Speaker 1:
5:46

Number two is natural light. So, again, natural light. You want to position yourself in position your workspace near a window to maximize natural light which can improve mood and reduce eye strain. And again, I live in a country, the uk, that especially in winter, um the nights or the evenings get dark very quickly. So I want to make the most of the natural light coming through and, you know, see the, the sun in the sky, see clouds in the sky, see, you know, just see daylight, because it's it's it's a a rare commodity in the in the winter time especially. So I cherish the natural natural light and always seek out places where I can benefit from the natural light and position myself in the optimum position where I can have light but at the same time, have a clear video call with my you know, my colleagues or with people I'm meeting with. So natural light is number two. Number three it's probably the one thing that I need to do more that I don't, which is plants and greenery. So incorporating plants and greenery into your workspace to bring nature indoors and improve air quality. And there's been research which says that plants and greenery can actually improve productivity levels. I think it was carl if university of the school of psychology, um has done research on this, and I'm sure there are other institutions that have done research as well. But just having green, having plants around, having flowers around, having color, vibrant colours around and the smell sometimes can stimulate my senses at least, anyway, hopefully you don't have any allergies that can have the opposite effect to that, but you know what I mean. So having those visual, those aesthetics in your office can make it all the better, and that's the beauty of the home office. You can set it up in any way that you want. So that's number three.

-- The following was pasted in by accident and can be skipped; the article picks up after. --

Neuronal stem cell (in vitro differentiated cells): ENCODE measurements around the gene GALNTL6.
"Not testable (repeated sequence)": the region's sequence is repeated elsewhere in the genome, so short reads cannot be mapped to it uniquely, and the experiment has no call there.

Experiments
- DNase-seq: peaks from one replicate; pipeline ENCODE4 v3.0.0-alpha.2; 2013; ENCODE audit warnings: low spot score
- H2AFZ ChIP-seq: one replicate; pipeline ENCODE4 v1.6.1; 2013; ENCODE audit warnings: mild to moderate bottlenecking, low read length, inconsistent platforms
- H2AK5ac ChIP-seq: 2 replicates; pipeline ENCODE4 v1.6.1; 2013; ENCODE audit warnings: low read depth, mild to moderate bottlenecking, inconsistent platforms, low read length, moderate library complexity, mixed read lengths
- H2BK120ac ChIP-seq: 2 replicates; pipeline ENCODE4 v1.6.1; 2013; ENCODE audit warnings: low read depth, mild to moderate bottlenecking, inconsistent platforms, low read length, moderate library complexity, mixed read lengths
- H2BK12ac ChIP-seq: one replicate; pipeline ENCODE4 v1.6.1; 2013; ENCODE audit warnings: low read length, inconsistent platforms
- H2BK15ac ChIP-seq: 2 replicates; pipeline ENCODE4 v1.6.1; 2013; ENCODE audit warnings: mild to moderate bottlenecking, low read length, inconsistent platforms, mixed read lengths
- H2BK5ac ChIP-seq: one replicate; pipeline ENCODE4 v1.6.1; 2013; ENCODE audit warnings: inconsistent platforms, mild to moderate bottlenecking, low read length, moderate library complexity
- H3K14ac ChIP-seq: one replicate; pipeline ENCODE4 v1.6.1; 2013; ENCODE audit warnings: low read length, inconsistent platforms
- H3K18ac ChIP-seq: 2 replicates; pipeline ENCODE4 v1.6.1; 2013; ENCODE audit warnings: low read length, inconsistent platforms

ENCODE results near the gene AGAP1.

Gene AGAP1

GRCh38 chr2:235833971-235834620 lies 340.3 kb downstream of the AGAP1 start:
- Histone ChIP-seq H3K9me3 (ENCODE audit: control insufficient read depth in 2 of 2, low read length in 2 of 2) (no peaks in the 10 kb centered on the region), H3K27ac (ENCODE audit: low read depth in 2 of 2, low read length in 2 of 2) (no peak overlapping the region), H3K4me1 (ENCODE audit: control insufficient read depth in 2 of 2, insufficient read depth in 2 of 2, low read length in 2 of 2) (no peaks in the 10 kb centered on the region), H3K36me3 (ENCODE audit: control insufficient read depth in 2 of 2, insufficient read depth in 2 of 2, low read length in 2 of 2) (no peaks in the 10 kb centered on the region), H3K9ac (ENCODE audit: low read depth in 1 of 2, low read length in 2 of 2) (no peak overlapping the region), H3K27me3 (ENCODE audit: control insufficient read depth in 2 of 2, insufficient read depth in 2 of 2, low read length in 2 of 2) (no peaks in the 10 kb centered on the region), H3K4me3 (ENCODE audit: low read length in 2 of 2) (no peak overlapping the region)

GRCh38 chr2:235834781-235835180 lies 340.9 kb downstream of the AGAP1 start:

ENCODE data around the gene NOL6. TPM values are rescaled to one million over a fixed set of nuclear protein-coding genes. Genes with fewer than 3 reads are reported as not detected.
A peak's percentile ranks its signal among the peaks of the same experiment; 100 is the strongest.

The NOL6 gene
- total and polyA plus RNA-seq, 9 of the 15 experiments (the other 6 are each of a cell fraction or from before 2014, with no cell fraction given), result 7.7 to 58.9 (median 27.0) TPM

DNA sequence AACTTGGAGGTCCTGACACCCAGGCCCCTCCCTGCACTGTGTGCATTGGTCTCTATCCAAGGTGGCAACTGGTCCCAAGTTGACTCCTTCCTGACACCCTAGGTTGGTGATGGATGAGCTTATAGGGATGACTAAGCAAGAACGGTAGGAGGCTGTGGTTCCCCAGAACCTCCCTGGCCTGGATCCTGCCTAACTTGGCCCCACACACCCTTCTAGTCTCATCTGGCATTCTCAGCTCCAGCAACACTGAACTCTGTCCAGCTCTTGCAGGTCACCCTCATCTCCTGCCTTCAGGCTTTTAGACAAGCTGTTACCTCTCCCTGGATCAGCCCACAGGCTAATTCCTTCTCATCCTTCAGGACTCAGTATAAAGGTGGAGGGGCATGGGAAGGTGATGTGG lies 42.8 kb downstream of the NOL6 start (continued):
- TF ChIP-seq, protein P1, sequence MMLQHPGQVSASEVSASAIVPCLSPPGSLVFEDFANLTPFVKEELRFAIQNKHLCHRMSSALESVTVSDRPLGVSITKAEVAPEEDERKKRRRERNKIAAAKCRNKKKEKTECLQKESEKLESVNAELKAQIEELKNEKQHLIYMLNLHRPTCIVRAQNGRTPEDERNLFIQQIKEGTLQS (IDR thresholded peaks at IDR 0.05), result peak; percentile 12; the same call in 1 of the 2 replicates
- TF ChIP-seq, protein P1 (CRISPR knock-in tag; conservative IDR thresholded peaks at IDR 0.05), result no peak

Speaker 1:
7:53

So number four is mood boosting elements, which I've spoken about before. So it could be artwork. I've got a picture of. It could be artwork. It could be photographs. I've got a picture of I like cricket photographs. I've got a picture of, uh, I like cricket. So I've got a picture of one of the former cricket captains, a signed picture of one of the former cricket captains in my office, um, I've got a picture of my, my, my wedding day, um, in my office, and that every time I look at that, that gives me a good feeling, a good sense. Whenever I feel as though I'm sort of under pressure, I just take a look at that, take a look at the picture of my kids and just things that I like, things like that, and it creates a positive and inspiring workplace for me at least anyway. So that's mood boosting elements.

Speaker 1:
8:44

And number five is again I probably repeat this, one more than anything else but wellness. And if you don't have your wellness, if you don't have, if you're not well, if you're not, you know, as fit as you can be, then that can impact upon your, your work. Health is wealth, as they say. Health is just the, it is just the root of everything, essentially because it makes things more difficult if you don't have your health. So doing things like morning stretches, going for a walk, recharging your batteries outside, can all help to improve your work-from-home setup and your long-term well-being. So by exploring ways to improve your work home setup and your long-term well-being, so by exploring ways to improve your work from home setup and long-term well-being, remote workers can experience increased inspiration, I believe, increased mood and enhanced overall well-being. So you know, treat your work from home environment with care. You know, be intentional about your work from home environment with care. You know, be intentional about your work from home environment, improve it where you can learn from others, see what they're doing, ask questions and make sure that you're working in the optimum environment for you.

Speaker 1:
9:58

I just want to say thank you for listening today. If you find this, found this episode useful. Please do consider sharing among your colleagues and friends If you have any suggestions. I'm sure that I mean the list I gave you was not exhaustive by any means. Any other suggestions? I welcome feedback. You can link with me on LinkedIn. You can leave a review below on your podcast app and please leave a rating as well, and I wish you all the best for the future.